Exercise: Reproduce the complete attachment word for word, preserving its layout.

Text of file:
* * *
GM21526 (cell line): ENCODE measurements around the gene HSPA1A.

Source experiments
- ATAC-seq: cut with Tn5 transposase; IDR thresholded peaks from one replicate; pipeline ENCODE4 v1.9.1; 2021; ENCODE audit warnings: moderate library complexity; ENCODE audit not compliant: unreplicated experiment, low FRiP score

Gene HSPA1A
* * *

GM21526 (cell line): ENCODE measurements around the gene HSPA1A.

Source experiments
- ATAC-seq: cut with Tn5 transposase; IDR thresholded peaks from one replicate; pipeline ENCODE4 v1.9.1; 2021; ENCODE audit warnings: moderate library complexity; ENCODE audit not compliant: unreplicated experiment, low FRiP score

Gene HSPA1A